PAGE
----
Don't Give Out Your Personal Email Address - Use a Disposable One Instead

The other day, I wanted to add my signature for a cause I care about via an online petition. The site required people to submit their email addresses, so I entered a disposable email address. Otherwise, my personal email address could be spammed, added to mailing lists, or even sold by that vendor to other third-party vendors. The latter being one way people's personal email addresses end up in searchable databases.

But it's not necessary to submit your personal email address to any online site that demands it. Instead, create your own "throwaway" email address or use a free disposable email address service.

Throwaway Email Address

I'll use gmail as an example. I have several gmail email addresses: One is my main personal address that I check daily, another is a writing-business addy, yet another is a PI-business addy...and then I have a fourth gmail address, which is a throwaway. 

I use this throwaway email address for online registrations for organizations/services/whatever whose announcements or news I never want to see (or I can log in to that throwaway account to occasionally check them out). You can name this email address whatever you want (such as

Gmail lets you forward emails to other gmail accounts, so if you decide you want to regularly see those throwaway emails, you can set up forwarding from to your personal gmail.

Disposable Email Address

A disposable email address is just as it sounds -- it's an email address that gets tossed, like trash. On these disposable email sites, addresses self-destruct after a short period of time.

Below are three disposable email services -- best of all, they're free. Some also offer paid premium services for snazzier features.

Guerrilla Mail: My personal favorite. Great for online registrations for sites that require an email address and then send you a confirmation link that you must click. Guerrilla provides a temporary inbox so you can do that, then the inbox gets automatically zapped a short while later (currently, Guerrilla keeps the inbox for an hour).

You don't need to register to use guerilla's services, just visit when ready to create a temporary email addy. What's cool about mailinator is when you're on some site that requires an email addy you can make one up on the spot using the @mailinator domain -- for example -- then go check the email later. Yes, that's right -- the instant you write the address, it is automagically created on the mailinator site. NoteMaininator is for receiving mail only. You cannot send mail from mailinator. So you can't use mailinator for online registrations that require you click a confirmation link. Emails auto-delete after 12 hours.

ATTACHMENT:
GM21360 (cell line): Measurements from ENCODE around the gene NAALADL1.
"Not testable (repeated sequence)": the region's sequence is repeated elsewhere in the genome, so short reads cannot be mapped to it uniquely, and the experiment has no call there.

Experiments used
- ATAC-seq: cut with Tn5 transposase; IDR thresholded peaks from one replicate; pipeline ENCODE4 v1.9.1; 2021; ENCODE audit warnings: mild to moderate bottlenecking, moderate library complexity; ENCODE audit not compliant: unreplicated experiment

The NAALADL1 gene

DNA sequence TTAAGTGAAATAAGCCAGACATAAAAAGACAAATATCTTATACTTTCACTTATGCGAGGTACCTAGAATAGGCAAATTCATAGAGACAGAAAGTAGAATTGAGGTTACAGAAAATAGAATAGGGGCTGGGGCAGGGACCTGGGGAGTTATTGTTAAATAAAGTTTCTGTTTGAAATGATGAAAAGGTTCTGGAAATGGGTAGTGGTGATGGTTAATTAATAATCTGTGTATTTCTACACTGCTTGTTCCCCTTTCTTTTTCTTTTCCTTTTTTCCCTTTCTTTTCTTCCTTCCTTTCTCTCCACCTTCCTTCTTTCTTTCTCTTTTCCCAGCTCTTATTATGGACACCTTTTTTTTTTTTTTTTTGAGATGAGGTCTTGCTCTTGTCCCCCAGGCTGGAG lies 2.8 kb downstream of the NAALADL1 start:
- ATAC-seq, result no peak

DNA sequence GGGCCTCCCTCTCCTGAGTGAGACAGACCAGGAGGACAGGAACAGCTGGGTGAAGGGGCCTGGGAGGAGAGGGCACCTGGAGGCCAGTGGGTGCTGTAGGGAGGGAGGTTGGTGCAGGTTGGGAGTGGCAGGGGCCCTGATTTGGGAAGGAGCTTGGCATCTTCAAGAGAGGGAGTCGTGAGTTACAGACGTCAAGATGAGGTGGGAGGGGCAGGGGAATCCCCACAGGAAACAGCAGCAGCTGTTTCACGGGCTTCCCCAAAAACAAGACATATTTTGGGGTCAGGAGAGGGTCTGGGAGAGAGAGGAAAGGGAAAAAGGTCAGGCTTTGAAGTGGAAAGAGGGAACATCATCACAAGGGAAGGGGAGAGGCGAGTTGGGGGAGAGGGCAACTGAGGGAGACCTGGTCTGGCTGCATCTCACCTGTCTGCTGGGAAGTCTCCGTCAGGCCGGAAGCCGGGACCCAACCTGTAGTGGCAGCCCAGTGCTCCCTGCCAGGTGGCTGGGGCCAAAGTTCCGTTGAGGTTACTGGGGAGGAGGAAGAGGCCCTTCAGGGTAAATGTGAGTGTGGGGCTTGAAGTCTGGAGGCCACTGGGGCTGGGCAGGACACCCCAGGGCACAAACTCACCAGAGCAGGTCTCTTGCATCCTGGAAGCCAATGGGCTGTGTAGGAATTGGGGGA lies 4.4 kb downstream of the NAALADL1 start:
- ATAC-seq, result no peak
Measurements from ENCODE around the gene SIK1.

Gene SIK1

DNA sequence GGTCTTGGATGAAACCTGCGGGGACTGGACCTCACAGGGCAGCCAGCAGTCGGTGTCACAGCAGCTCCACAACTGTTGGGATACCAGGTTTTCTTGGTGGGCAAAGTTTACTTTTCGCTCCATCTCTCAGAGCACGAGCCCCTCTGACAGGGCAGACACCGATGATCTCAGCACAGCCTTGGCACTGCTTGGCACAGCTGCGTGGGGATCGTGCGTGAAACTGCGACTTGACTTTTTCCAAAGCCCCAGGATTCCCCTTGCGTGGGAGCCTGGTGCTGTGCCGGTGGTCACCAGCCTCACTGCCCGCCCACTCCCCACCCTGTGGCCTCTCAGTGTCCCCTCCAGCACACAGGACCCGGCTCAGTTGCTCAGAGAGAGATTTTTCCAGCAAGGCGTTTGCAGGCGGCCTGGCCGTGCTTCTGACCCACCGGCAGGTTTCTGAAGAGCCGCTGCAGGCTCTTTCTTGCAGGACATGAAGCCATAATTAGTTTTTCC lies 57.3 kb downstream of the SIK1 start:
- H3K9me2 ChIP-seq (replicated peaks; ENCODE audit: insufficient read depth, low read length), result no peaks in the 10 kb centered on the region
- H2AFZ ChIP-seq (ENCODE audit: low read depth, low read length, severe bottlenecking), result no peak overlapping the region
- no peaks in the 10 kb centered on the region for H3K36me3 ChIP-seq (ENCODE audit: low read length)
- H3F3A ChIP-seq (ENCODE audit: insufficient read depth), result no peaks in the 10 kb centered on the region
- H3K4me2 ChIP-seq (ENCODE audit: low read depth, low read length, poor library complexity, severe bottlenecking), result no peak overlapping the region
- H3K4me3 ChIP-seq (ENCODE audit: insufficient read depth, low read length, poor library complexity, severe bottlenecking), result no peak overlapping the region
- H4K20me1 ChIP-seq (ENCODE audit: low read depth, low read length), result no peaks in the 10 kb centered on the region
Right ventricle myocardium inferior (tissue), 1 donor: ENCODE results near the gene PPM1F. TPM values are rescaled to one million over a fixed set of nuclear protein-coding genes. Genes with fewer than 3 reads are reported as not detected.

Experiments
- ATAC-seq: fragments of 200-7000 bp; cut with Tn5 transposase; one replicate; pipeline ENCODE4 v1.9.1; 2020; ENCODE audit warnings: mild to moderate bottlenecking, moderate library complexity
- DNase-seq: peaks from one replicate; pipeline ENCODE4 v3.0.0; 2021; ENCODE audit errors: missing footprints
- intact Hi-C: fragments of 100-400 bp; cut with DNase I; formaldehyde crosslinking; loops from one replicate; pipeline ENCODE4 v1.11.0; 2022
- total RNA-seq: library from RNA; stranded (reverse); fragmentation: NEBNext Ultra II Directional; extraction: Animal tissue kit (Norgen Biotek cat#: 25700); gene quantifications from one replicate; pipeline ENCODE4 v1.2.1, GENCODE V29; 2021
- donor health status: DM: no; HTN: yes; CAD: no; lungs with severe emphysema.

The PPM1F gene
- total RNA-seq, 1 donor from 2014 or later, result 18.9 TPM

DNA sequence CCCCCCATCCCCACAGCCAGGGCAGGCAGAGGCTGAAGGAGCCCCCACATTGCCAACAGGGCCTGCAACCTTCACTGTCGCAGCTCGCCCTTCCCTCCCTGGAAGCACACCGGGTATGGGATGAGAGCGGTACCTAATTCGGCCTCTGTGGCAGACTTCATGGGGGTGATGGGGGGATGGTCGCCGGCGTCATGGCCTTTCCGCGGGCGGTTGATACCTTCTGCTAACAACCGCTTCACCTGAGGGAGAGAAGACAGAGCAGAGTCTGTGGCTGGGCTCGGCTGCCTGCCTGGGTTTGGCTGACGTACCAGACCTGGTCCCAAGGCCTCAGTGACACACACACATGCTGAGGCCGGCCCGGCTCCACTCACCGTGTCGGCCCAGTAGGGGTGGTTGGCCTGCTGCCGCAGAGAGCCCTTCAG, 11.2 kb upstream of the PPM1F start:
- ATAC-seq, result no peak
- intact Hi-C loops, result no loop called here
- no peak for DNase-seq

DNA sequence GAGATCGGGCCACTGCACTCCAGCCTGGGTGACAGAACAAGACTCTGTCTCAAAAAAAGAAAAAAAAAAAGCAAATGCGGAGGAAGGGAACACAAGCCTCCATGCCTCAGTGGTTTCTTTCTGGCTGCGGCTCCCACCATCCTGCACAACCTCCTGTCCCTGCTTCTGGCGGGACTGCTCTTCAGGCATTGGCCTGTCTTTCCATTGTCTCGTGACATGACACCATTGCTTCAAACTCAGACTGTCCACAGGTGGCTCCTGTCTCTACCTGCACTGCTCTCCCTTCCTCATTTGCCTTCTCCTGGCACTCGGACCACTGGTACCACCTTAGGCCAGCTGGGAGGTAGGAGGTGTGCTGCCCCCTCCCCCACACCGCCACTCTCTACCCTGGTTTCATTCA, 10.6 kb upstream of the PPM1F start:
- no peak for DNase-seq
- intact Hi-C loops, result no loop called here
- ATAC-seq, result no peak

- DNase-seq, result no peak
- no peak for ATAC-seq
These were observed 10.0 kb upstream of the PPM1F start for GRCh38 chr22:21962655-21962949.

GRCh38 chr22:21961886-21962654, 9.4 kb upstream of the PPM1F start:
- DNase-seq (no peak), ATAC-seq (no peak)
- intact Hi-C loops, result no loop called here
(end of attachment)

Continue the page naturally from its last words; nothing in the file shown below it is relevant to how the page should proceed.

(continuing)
Mailinator requires a Google sign-in and all email is publicly viewable (someone would need to know what email address you've set up, of course). There are also private options, some free, that remove your email messages from the public domain. New customers are required to register a real email address before using this service. The reason I use disposable email services is because I don't like giving away my personal addresses, but the plus for doing so with TrashMail is it offers more features than other similar services. It also states in its privacy notice that it does not sell any customers' personal data, including their email addresses.

Features for free TrashMail:

  • Customize your email address
  • Choose from a variety of domain names
  • Address masking on reply
  • 300 active, disposable email addresses
  • Filter incoming messages with a CAPTCHA
  • Set number of times the customized trashmail addy is forwarded to your real email address
  • Browser extension for Chrome and Firefox.

For $12.99/year, you can have up to 2500 active email addresses, no alias expiration and unlimited forwarding to your real email address, send emails via an SSL-secure webform, and email support. 

Some Sites Block Disposable Email Domains

Personally, I have not yet had a site block a disposable email address I used, but others have complained of this happening. Several of those people suggest using, which requires customers enter their real email addresses for registration (customers then create bogus email addresses that they use on forms, etc.. This bogus email then forwards emails to the person's real address).